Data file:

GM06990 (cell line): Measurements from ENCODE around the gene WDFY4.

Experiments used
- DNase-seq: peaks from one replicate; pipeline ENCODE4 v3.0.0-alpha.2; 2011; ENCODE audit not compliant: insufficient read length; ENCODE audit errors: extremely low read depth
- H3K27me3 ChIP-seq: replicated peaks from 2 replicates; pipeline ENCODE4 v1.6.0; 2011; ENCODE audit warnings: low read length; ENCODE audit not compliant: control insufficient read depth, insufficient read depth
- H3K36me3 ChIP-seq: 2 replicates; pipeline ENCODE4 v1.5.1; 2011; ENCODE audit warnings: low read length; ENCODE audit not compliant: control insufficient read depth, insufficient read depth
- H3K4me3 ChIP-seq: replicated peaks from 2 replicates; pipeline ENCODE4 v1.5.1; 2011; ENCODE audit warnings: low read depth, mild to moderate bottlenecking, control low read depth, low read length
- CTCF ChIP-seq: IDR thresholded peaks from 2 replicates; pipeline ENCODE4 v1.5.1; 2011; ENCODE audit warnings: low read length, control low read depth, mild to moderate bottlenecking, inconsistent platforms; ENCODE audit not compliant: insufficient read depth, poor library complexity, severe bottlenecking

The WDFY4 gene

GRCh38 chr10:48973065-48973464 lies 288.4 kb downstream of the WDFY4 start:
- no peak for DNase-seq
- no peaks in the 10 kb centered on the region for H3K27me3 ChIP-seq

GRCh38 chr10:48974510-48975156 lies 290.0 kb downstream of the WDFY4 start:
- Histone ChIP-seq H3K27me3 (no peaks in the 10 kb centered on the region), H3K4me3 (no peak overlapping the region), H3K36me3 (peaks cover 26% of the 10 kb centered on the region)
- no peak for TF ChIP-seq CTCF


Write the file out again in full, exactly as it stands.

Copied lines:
GM06990 (cell line): Measurements from ENCODE around the gene WDFY4.

Experiments used
- DNase-seq: peaks from one replicate; pipeline ENCODE4 v3.0.0-alpha.2; 2011; ENCODE audit not compliant: insufficient read length; ENCODE audit errors: extremely low read depth
- H3K27me3 ChIP-seq: replicated peaks from 2 replicates; pipeline ENCODE4 v1.6.0; 2011; ENCODE audit warnings: low read length; ENCODE audit not compliant: control insufficient read depth, insufficient read depth
- H3K36me3 ChIP-seq: 2 replicates; pipeline ENCODE4 v1.5.1; 2011; ENCODE audit warnings: low read length; ENCODE audit not compliant: control insufficient read depth, insufficient read depth
- H3K4me3 ChIP-seq: replicated peaks from 2 replicates; pipeline ENCODE4 v1.5.1; 2011; ENCODE audit warnings: low read depth, mild to moderate bottlenecking, control low read depth, low read length
- CTCF ChIP-seq: IDR thresholded peaks from 2 replicates; pipeline ENCODE4 v1.5.1; 2011; ENCODE audit warnings: low read length, control low read depth, mild to moderate bottlenecking, inconsistent platforms; ENCODE audit not compliant: insufficient read depth, poor library complexity, severe bottlenecking

The WDFY4 gene

GRCh38 chr10:48973065-48973464 lies 288.4 kb downstream of the WDFY4 start:
- no peak for DNase-seq
- no peaks in the 10 kb centered on the region for H3K27me3 ChIP-seq

GRCh38 chr10:48974510-48975156 lies 290.0 kb downstream of the WDFY4 start:
- Histone ChIP-seq H3K27me3 (no peaks in the 10 kb centered on the region), H3K4me3 (no peak overlapping the region), H3K36me3 (peaks cover 26% of the 10 kb centered on the region)
- no peak for TF ChIP-seq CTCF